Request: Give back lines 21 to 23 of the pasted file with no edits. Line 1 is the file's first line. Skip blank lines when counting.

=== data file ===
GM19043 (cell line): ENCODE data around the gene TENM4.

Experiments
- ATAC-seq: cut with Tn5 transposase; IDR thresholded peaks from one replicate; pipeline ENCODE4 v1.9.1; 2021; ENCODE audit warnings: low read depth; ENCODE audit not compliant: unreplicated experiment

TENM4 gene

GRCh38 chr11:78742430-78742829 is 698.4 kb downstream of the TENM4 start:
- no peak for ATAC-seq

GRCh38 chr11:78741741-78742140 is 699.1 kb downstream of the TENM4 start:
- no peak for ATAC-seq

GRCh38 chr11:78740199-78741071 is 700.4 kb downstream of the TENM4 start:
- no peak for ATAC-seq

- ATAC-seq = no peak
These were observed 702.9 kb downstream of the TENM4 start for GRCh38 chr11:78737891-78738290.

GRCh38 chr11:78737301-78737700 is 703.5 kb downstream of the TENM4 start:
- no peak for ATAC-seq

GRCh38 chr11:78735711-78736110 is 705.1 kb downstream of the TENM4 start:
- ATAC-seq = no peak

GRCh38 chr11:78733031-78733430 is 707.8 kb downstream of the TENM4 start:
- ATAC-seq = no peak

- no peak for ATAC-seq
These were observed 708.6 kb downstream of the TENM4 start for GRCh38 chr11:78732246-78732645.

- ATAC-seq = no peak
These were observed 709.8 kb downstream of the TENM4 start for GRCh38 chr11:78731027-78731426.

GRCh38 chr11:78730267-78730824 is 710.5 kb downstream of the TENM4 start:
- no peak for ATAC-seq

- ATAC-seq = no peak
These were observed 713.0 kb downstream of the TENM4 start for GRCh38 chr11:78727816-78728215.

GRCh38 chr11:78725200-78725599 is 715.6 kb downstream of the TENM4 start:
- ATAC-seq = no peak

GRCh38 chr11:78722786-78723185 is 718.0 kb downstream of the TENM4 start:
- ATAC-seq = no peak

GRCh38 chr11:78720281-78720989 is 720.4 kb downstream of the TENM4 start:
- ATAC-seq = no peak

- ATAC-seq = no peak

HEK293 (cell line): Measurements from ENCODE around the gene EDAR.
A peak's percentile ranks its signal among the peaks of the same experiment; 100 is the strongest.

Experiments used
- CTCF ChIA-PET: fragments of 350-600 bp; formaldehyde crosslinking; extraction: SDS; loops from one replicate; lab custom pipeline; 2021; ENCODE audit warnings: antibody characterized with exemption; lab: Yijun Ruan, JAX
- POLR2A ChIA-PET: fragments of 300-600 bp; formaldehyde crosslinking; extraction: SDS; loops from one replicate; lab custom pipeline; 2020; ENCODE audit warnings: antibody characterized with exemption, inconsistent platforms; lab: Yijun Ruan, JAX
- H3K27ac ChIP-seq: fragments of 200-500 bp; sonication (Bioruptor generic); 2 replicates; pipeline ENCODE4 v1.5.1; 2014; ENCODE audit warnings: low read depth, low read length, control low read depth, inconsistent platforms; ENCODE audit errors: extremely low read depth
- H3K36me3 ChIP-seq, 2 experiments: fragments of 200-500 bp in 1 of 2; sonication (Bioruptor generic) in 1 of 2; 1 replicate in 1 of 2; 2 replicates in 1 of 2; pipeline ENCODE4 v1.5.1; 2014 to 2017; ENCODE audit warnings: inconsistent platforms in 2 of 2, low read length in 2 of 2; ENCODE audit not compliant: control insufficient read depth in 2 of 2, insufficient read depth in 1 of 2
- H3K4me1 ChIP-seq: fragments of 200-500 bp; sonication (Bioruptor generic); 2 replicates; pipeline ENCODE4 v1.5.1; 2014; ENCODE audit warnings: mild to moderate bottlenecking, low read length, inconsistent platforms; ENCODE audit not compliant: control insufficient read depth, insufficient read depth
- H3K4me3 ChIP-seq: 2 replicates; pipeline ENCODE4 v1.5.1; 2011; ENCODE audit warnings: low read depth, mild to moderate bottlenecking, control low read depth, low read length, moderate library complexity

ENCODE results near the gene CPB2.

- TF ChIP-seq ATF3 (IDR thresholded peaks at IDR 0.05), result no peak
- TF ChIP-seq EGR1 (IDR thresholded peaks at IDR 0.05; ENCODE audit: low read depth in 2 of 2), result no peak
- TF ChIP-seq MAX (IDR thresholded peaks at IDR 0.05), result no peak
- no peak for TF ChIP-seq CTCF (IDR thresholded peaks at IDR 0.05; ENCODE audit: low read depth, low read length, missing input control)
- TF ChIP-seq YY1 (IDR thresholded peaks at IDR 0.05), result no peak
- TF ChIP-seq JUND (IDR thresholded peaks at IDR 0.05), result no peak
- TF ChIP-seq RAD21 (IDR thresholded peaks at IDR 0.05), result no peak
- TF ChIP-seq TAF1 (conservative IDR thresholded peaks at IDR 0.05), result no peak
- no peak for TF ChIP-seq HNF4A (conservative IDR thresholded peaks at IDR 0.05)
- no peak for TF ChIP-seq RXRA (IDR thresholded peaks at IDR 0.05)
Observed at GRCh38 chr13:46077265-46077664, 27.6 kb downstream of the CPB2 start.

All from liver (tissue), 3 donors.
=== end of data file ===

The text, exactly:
- ATAC-seq = no peak
These were observed 709.8 kb downstream of the TENM4 start for GRCh38 chr11:78731027-78731426.

GRCh38 chr11:78730267-78730824 is 710.5 kb downstream of the TENM4 start: